A succulent selection from Flying Fish's new oyster bar at Providore on Sandy Boulevard.

enjoyed happy hour at The Observatory (6/1)

had Leah over for a sleepover and dim sum, then went to watch my brother-in-law play trumpet in the Willamette Falls Symphony (6/4-5)

snuggled with Kitt the cat during a multi-day sleepover while Mom and John were in town for Sweeny Todd and sushi (6/9)

... and also for nephew Morgan's Oregon State graduation and Leah's Reynolds High School graduation and party

climbed to the top of Mt Tabor for a midsummer night's performance of A Midsummer Night's Dream (6/21)

saw the film "Mandorla" and met its director (6/23)

bought amazing sorbetto at Pinolo Gelato's one-year anniversary (6/24)

rode topless through the streets of Portland for the World Naked Bike Ride (6/25)

was blown away by Baroque instruments at Reed College (thanks again for the free ticket, Annabeth!)

Frozen smoked tunsoy from the Philippines, available at one of the many Asian markets on SE 82nd Avenue.

visited a winery for an evening of jazz with Morgan (featuring Ben on trumpet) (7/6)

spent a great four-day weekend with my grandmother Wini, during which we saw my sister Kate play with the band "Hey, Handsome" and got almost the entire family together for my brother Ian's birthday lunch (7/8-11)

ate dinner at Southpark before watching an excellent performance of "Eugene Onegin" at the Newmark (7/14)

rode my bike to Helen's summer barbecue at 6pm and Lark's Bastille Day party at 8pm before biking to Laurelhurst Park for the 10pm production of "Comedy of Errors" and then biking home after midnight (7/16)

had lunch with almost all of the people I've ever worked with in Portland law offices, in downtown's Director Park (7/18)

house- and dog/cat/chicken-sat for friends in Vancouver, which had its share of trauma (7/21-22)

dog-sat for more friends here in Portland, saw "As You Like It" in Laurelhurst Park in the afternoon, and joined Mom and John and Helen for dinner at Clyde Common (7/23)

rented a Zipcar and drove to Breitenbush for a day of river sun yoga vegan stretching forest peace (7/26)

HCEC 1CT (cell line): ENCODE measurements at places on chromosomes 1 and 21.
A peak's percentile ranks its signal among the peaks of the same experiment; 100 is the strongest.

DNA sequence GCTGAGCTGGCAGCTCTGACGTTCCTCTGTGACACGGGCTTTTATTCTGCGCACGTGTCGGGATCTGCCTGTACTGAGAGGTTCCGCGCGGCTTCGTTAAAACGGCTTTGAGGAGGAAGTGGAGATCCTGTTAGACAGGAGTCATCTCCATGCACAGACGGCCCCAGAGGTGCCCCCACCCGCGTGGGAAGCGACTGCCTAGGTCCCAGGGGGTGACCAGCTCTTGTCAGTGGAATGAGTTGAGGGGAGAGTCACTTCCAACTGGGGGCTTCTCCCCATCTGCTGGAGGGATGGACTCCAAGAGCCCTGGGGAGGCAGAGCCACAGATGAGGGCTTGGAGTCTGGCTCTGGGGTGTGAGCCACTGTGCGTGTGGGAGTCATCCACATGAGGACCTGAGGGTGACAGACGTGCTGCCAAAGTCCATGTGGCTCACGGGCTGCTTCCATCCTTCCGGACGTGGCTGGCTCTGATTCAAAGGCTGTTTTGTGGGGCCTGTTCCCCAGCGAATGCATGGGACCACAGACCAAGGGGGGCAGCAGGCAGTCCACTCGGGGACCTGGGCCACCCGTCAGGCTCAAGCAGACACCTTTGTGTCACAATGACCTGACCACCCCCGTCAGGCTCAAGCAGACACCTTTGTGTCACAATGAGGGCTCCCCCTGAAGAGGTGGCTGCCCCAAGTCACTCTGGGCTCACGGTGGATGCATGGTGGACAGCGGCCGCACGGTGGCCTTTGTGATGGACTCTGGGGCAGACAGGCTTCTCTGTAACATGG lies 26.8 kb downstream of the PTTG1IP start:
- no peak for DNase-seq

laughed through a very entertaining naked magic show at the Schnitz (7/27)

played mini golf in the middle of downtown Portland (7/28)

walked through the Native American fashion exhibit at the Portland Art Museum (7/29)

voted in a chicken beauty contest at the Lents Street Fair (7/31)

Shh ... don't tell Mom and John that I let Kitt sleep on my bed when she stays here.

Last Thursday I went to see Rossini's "THe Italian Girl in Algiers", which I'd never seen before and which I thoroughly enjoyed. I hope Portland Opera does more of these opera buffa productions in the Newmark - the smaller theatre really draws the audience in close, and while you wouldn't want to stage the "Anvil Chorus" there, I think it's a better choice than the Keller for many things. Mom and John saw it last night, after we met at Shigezo for dinner with Helen. (Another advantage of the Newmark is that there is a wider variety of restaurants within walking distance, though we seem to end up at Japanese places more often than not.) Today I did laundry, and put this post together, and got a massage, and am about to go start some chicken cooking for lunches this week. There! Now you're all caught up.

This week I've got a Monday date to catch up with Nick the bartender at West Cafe, where I used to spend nearly every Wednesday evening after work studying for my French classes before going to choir rehearsal at St. Stephen's Episcopal just up the street; a happy hour with friends on Thursday; a lunch with Morgan on Saturday; and then a friend's birthday party Saturday night. Work is still intense, though now that we have a competent part-time admin person, it's much less stressful for me, though there is some added time in doing the training, so I'll continue to put in overtime in August. (A good thing, actually, as I'm obviously spending a fair bit of money on all of these fun events.) I've got my eye on a new camera, and hope to make that purchase in two weeks, so there might be the occasional photo montage here, though again most of my real-time posts will be on Facebook only.